Wireless

Wireless problems have straightforward solutions

Applications can be technically complex, but wireless technologies are maturing and the parameters for successful installations are well defined

By Jim Montague, executive editor, Control

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Wireless can be a huge help in process applications, saving cable and bringing in signals and data that could never be gathered before. However, there are so many different wireless devices, coverage topologies, antenna configurations, frequencies, communication protocols and other requirements that it can be daunting to pick the right solutions for individual sites and applications.

"Wireless is a major part of our everyday lives at home and work, but many industries have been slower to adopt it," said Patrick Harris, global sales manager for industrial wireless at Eaton. "So, there's still a lot of mystery, black box magic and confusion about wireless, and questions about how to apply it to get the biggest bang for your buck."

To give users some timely wireless know-how, Harris presented "Industrial Wireless—Be Careful What You Ask For!" on Sept. 1 at the NovaTech Futureproof Automation User Conference 2015 in New Orleans. Eaton's Elpro wireless products include remote I/O, PLC gateways, Ethernet components, serial devices, and network management software. "In short, we make boxes that replace cables, and we can talk to any device in the field or I/O in the cabinet," said Harris. "And, wireless has endless application possibilities, including hybrid applications, cellular modem backbone options, and device-to-device tunneling for security."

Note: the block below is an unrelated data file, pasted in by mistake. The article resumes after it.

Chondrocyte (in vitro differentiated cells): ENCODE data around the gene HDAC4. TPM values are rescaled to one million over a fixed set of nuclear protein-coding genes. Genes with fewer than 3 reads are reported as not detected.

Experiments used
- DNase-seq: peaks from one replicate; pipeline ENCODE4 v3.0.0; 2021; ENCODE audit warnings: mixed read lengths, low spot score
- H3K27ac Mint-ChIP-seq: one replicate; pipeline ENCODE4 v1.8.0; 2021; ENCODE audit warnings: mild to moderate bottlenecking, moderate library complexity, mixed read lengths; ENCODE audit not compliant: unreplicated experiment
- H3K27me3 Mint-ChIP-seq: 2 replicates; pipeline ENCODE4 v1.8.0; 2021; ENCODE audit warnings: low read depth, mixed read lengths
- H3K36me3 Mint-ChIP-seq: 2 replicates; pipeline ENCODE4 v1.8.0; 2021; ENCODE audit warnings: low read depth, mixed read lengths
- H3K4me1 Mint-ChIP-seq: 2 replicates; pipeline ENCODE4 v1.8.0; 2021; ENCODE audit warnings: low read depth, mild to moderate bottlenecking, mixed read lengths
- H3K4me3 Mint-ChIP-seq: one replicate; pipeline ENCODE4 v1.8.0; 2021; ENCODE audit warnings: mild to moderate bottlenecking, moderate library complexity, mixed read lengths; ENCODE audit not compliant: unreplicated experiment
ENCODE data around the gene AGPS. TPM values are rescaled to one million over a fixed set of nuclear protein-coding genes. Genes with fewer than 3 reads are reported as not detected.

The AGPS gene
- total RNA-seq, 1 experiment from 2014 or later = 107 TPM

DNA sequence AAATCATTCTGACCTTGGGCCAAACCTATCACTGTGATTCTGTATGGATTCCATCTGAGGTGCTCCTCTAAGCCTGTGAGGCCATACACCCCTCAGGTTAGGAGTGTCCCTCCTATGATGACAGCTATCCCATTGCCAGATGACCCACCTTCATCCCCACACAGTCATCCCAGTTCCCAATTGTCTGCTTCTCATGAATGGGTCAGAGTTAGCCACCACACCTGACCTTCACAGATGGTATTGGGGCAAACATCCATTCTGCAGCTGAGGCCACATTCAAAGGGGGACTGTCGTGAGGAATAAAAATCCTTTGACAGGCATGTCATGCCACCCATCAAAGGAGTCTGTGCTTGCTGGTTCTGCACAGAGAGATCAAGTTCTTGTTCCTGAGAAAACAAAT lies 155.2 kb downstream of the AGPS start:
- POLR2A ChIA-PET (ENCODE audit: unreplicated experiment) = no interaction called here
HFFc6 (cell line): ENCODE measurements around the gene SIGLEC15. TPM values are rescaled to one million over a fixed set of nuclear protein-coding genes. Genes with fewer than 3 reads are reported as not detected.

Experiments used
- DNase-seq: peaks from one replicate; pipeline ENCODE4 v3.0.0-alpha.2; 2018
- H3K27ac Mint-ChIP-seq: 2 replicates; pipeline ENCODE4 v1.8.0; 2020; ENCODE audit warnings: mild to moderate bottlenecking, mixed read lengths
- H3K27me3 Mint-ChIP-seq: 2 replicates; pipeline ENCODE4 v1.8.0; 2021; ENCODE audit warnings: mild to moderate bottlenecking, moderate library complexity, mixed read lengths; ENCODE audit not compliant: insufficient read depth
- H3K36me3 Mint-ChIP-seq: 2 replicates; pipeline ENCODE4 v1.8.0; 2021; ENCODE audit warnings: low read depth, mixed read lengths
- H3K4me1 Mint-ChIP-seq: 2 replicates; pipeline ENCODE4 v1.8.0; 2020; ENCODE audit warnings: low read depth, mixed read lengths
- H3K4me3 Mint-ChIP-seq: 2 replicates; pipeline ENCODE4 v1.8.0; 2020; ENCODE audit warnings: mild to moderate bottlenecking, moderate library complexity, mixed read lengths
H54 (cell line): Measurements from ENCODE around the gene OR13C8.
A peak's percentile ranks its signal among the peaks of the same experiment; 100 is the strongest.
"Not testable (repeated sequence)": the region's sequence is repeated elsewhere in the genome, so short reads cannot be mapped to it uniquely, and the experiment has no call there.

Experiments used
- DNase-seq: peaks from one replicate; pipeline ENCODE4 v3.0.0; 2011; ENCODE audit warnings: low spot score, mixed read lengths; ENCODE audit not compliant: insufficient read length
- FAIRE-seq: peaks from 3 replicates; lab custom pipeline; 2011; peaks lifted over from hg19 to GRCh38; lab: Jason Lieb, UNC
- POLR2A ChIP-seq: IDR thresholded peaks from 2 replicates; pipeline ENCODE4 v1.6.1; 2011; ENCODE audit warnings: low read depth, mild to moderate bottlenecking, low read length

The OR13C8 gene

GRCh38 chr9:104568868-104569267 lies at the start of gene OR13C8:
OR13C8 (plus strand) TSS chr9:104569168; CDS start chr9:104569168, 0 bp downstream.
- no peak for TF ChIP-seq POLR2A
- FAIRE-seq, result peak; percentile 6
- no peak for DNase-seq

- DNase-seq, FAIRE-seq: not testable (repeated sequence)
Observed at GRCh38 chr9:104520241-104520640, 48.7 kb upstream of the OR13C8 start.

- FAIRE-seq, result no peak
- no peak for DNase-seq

Some of the most popular wireless applications are:

  • Vibration and motor performance monitoring,
  • 3G cellular communications,
  • Eyewash and safety shower deployment notifications,
  • Long-haul Ethernet and serial data transfers,
  • Tank farm level and custody transfer monitoring,
  • Emissions monitoring and regulatory compliance reporting,
  • Gateway interconnection of legacy PLCs,
  • Video surveillance for mobile equipment and personnel tracking,
  • Gas leak detection and remote cathodic prediction monitoring, and
  • Remote field device monitoring and control.

"Two-way communications between remote pumps and control rooms using digital and analog signals can monitor pump flows and pressures, and allow control rooms to remotely start and stop pumps," said Harris. "Wireless can also transmit video from IP-based Ethernet cameras positioned around the perimeter of a facility, and deliver it to the security office. We recently helped with a wireless project for Union Gas, which had hundreds of gas leak monitors over 20 miles, and decided to use a mesh wireless network. We also worked with Pemex on an Ethernet backhaul for gathered data from its wells and pipelines covering hundreds of kilometers."

To design, procure, implement and maintain wireless solutions for process applications, Harris explained that the basic environmental considerations include:

  • Frequency and the fact that available distance decreases proportionally as frequency increases;
  • Receiver sensitivity that's measured by antenna gain and cable loss;
  • Background noise or radio frequency (RF) interference;